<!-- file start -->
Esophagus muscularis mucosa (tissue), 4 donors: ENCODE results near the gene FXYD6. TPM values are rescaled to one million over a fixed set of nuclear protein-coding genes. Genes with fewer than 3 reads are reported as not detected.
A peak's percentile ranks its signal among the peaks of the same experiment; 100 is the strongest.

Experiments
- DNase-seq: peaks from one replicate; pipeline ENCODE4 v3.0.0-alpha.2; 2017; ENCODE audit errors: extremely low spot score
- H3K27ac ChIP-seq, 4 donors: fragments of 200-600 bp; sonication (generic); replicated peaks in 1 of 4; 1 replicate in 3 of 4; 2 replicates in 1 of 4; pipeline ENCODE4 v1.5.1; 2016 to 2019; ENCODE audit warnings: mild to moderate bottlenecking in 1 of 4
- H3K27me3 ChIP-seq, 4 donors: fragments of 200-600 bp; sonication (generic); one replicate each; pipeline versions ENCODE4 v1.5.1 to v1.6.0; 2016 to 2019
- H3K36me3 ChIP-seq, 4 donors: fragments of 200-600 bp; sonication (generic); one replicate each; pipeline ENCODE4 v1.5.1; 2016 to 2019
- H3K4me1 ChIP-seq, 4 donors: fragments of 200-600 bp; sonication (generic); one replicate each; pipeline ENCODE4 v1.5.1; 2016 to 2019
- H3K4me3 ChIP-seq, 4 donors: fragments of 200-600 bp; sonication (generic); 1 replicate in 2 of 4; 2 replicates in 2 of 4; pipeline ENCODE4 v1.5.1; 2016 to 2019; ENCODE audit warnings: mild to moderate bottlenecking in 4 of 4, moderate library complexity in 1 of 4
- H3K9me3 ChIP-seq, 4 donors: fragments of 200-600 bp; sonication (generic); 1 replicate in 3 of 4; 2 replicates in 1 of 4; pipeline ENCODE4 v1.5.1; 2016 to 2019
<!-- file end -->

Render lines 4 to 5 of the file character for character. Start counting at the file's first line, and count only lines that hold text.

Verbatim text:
- DNase-seq: peaks from one replicate; pipeline ENCODE4 v3.0.0-alpha.2; 2017; ENCODE audit errors: extremely low spot score
- H3K27ac ChIP-seq, 4 donors: fragments of 200-600 bp; sonication (generic); replicated peaks in 1 of 4; 1 replicate in 3 of 4; 2 replicates in 1 of 4; pipeline ENCODE4 v1.5.1; 2016 to 2019; ENCODE audit warnings: mild to moderate bottlenecking in 1 of 4